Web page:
Its boundaries, once more, are creation, fall, redemption and apocalypse, and it embraces the four imaginative levels of existence, Eden, Beulah, Generation and Ulro. It revolves around the four antitheses that we have been tracing in the first four chapters, of imagination and memory in thought, innocence and experience in religion, liberty and tyranny in society, outline and imitation in art. These four antitheses are all aspects of one, the antithesis of life and death, and Blake assumes that we have this unity in our heads.

It is difficult to summarize Frye’s summary of Blake’s mythology, since Frye has already reduced it to essentials. I refer readers to Frye’s summary but I nevertheless attempt the following summary squared.

Blake’s central myth draws from a number of sources, in particular Greek mythology, the Bible,and the Icelandic Eddas.

Imaginatively, all human beings are part of larger human beings, and ultimately part of one being who, for Christians, is Jesus. The intermediate beings are called Eternals and are imaginatively related to giants and Titans. One of these Eternals, and a central figure in Blake’s cosmology, is Albion who includes everyone in our world as seen from Blake’s English perspective.

History is divided into seven fallen ages which Blake calls the “Seven Eyes of God.” It is preceded by an unfallen Golden Age and followed by an apocalypse which Blake sometimes calls the “Eighth Eye.”

The Fall ends the Golden Age, and occurs in Beulah when Albion falls into mental passivity by conceiving of the object-world as independent of him. He thus falls into Generation, and the objective world becomes Mother Nature or the “female will”. Each of the seven eyes begins with an attempt by “the yet unfallen part of God” to awaken the sleeping Albion.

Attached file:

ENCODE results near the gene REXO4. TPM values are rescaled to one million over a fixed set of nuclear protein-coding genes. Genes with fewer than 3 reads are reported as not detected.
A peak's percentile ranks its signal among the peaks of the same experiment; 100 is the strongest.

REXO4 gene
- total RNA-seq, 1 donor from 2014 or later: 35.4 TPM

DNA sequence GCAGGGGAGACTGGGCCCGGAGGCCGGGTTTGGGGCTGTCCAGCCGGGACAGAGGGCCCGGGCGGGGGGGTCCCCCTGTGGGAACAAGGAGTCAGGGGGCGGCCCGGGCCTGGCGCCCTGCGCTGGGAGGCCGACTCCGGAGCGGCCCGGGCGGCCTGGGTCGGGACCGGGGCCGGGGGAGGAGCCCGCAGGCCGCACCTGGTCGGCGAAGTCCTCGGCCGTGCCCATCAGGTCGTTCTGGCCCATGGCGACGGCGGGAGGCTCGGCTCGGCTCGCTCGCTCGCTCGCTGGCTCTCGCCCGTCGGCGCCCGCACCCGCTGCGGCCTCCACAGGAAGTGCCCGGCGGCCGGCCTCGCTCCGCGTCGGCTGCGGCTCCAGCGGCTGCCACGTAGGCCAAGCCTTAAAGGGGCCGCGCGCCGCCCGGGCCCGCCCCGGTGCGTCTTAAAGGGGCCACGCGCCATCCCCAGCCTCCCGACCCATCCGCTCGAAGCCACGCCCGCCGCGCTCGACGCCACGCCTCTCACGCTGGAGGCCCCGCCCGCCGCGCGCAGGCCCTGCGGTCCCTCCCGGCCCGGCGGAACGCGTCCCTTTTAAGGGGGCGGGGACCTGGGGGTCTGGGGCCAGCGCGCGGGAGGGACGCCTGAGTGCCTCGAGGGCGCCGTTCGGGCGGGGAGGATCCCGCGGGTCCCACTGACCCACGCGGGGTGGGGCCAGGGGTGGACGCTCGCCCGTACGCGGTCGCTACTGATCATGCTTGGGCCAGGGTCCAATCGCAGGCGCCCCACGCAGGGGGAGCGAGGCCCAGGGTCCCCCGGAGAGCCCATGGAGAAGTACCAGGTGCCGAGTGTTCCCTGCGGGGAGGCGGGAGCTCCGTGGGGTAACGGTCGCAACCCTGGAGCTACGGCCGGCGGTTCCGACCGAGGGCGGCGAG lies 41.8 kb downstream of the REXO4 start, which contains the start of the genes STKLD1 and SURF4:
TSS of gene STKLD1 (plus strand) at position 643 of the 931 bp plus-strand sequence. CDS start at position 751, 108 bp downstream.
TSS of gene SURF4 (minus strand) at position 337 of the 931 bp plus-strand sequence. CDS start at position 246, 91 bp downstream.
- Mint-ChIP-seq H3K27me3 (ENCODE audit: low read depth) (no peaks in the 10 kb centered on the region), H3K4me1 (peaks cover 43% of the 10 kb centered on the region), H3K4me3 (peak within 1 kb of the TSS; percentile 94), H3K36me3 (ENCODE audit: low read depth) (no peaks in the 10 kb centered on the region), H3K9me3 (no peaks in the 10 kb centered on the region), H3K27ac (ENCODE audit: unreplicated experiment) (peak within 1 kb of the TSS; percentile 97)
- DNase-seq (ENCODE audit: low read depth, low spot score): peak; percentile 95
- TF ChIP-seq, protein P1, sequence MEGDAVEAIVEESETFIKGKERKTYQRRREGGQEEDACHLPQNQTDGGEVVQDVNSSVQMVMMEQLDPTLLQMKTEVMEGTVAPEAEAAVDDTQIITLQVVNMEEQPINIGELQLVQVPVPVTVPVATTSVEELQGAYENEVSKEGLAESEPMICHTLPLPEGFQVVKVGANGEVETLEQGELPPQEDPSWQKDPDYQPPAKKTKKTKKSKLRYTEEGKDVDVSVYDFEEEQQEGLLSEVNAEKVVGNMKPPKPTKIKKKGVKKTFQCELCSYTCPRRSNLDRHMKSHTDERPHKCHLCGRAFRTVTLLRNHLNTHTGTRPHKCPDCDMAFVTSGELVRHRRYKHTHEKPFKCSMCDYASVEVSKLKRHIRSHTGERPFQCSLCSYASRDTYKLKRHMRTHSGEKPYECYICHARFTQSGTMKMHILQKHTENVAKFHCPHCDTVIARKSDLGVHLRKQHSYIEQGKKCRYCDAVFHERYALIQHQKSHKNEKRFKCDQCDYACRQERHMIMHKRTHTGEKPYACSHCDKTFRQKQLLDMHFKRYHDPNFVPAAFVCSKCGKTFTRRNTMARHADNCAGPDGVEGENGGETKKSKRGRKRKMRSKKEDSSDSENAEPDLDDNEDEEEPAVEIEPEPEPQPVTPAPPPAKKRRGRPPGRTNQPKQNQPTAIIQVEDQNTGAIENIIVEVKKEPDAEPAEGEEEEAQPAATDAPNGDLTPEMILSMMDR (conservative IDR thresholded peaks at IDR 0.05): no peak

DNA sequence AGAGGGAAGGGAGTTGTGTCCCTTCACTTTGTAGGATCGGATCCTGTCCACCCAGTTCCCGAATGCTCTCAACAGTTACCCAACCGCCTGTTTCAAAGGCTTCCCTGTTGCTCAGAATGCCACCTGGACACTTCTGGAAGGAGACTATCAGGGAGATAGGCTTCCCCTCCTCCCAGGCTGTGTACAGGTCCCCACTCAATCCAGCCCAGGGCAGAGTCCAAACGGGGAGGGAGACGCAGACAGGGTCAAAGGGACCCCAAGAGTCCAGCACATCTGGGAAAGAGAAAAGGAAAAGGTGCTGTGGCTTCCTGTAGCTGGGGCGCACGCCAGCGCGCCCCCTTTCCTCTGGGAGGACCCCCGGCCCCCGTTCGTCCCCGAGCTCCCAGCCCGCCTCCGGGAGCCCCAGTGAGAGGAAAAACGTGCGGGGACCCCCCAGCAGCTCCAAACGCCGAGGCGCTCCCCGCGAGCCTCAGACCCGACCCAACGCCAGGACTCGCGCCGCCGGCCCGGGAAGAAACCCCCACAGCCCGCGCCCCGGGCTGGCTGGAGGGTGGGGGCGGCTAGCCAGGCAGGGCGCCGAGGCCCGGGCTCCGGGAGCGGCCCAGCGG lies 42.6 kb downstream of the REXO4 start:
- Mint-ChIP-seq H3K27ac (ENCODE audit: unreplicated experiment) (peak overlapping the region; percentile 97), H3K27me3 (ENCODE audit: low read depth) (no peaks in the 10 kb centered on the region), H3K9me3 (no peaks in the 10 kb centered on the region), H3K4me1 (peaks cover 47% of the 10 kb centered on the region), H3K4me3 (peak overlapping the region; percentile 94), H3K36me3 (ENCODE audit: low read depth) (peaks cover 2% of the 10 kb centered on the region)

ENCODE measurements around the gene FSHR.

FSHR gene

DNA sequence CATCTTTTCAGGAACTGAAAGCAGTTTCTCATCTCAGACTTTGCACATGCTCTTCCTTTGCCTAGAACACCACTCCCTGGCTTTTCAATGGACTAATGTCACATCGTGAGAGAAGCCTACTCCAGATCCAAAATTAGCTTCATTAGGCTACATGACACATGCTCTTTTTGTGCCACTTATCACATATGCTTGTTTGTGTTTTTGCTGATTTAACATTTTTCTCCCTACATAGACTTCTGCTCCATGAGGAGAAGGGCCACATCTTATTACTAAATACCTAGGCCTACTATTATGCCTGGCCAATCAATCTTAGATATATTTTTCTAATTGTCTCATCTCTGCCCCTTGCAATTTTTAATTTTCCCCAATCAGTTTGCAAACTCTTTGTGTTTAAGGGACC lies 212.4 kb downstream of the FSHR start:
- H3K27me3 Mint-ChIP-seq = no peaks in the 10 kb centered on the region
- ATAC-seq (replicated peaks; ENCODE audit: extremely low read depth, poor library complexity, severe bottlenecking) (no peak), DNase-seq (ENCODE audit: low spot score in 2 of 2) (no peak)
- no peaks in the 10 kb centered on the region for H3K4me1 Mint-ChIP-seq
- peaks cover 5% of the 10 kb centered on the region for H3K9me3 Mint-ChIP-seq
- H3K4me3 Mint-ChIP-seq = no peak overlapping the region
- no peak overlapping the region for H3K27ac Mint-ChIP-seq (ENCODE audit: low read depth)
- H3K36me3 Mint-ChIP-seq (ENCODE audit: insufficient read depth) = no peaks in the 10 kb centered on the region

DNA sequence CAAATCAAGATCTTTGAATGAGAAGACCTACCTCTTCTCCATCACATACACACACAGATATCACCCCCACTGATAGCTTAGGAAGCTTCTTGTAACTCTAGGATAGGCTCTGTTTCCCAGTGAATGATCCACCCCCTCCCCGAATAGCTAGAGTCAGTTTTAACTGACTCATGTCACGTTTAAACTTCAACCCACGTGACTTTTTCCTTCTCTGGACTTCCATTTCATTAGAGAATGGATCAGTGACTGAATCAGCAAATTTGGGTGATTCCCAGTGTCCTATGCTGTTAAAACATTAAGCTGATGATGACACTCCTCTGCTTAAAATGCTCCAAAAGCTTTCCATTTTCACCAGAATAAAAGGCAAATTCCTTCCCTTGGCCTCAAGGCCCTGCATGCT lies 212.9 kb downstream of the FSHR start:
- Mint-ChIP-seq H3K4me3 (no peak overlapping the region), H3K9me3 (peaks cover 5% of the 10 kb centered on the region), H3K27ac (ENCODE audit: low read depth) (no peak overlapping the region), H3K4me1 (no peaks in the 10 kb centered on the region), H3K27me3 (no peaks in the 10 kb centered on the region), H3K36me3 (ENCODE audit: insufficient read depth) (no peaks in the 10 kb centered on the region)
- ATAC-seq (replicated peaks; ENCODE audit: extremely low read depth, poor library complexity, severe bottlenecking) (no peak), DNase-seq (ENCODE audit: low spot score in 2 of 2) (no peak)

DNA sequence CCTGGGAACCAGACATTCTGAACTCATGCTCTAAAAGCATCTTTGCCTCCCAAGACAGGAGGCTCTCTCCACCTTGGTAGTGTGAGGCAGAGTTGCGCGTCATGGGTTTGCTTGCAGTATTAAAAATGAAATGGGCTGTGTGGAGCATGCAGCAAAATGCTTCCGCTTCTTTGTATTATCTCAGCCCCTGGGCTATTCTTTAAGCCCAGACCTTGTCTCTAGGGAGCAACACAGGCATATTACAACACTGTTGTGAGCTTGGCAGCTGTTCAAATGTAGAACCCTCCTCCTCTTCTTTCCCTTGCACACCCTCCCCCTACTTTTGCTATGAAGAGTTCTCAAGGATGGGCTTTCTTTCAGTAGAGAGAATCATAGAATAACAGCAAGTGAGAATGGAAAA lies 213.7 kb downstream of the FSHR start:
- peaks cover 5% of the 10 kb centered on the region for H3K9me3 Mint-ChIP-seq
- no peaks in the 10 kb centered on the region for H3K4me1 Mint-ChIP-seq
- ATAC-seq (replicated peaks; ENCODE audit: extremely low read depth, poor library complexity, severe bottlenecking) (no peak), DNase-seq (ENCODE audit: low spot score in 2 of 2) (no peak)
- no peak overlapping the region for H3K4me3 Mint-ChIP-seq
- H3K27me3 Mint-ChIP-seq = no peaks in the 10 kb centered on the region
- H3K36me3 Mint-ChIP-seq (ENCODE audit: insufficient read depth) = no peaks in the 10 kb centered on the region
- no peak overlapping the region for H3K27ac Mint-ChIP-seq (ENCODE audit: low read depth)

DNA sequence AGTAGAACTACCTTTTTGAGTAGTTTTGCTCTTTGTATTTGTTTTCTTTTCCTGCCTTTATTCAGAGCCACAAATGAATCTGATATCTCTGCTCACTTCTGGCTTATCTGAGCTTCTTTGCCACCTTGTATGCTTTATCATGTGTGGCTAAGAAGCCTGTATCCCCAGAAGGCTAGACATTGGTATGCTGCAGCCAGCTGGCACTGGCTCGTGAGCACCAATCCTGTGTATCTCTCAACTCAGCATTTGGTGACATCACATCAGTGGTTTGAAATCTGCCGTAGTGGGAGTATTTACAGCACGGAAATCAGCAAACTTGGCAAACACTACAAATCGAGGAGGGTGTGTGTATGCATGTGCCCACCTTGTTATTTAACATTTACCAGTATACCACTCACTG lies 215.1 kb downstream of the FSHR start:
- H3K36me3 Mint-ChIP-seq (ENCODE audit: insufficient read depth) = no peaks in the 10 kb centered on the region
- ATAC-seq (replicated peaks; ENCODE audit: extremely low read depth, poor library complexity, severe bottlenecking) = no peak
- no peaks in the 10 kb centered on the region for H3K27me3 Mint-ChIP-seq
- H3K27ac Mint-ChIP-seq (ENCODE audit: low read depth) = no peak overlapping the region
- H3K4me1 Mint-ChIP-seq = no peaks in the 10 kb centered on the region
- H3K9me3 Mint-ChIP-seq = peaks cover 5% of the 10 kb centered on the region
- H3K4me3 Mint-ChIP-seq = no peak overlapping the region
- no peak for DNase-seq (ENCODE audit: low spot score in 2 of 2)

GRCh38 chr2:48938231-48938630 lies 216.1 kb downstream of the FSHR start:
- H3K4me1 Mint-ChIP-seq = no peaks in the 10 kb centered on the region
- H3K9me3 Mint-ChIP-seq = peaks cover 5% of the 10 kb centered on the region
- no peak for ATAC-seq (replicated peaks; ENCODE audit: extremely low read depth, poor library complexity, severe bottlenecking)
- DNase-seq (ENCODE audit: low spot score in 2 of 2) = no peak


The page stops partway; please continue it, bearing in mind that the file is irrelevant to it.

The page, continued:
The Fall continues to unfold through the first three eyes, called the silver, bronze, and iron ages or Lucifer, Moloch, and the Elohim. The silver age is characterized by great powerful warring gods and Titans and the threat of utter chaos which is finally put down by a sky-god figure which Blake calls Urizen and who represents “moral law and tyrannical power.” Order is established at the cost of a weakened imagination and a suppression of revolutionary energy, personified by Blake as a Prometheus figure called Orc.

The bronze period is the beginning of a period of what Blake calls Druidism, the worshipping of death through endless war and massive human sacrifice. The period of Druidism continues not only through the bronze period, but through the following three as well.

The period in which things achieve their current shape is called the iron age or Elohim period. Human beings, in our full power are giants, and as we lose power we contract, and this contracting would annihilate us if it were not for an act of mercy that occurs at this point in the myth: the unfallen part of God creates human bodies as we know them now (the “Limit of Contraction”). He also creates the universe as we see it (the “Mundane Shell”). For Blake, this is the significance of the story of Adam and Eve.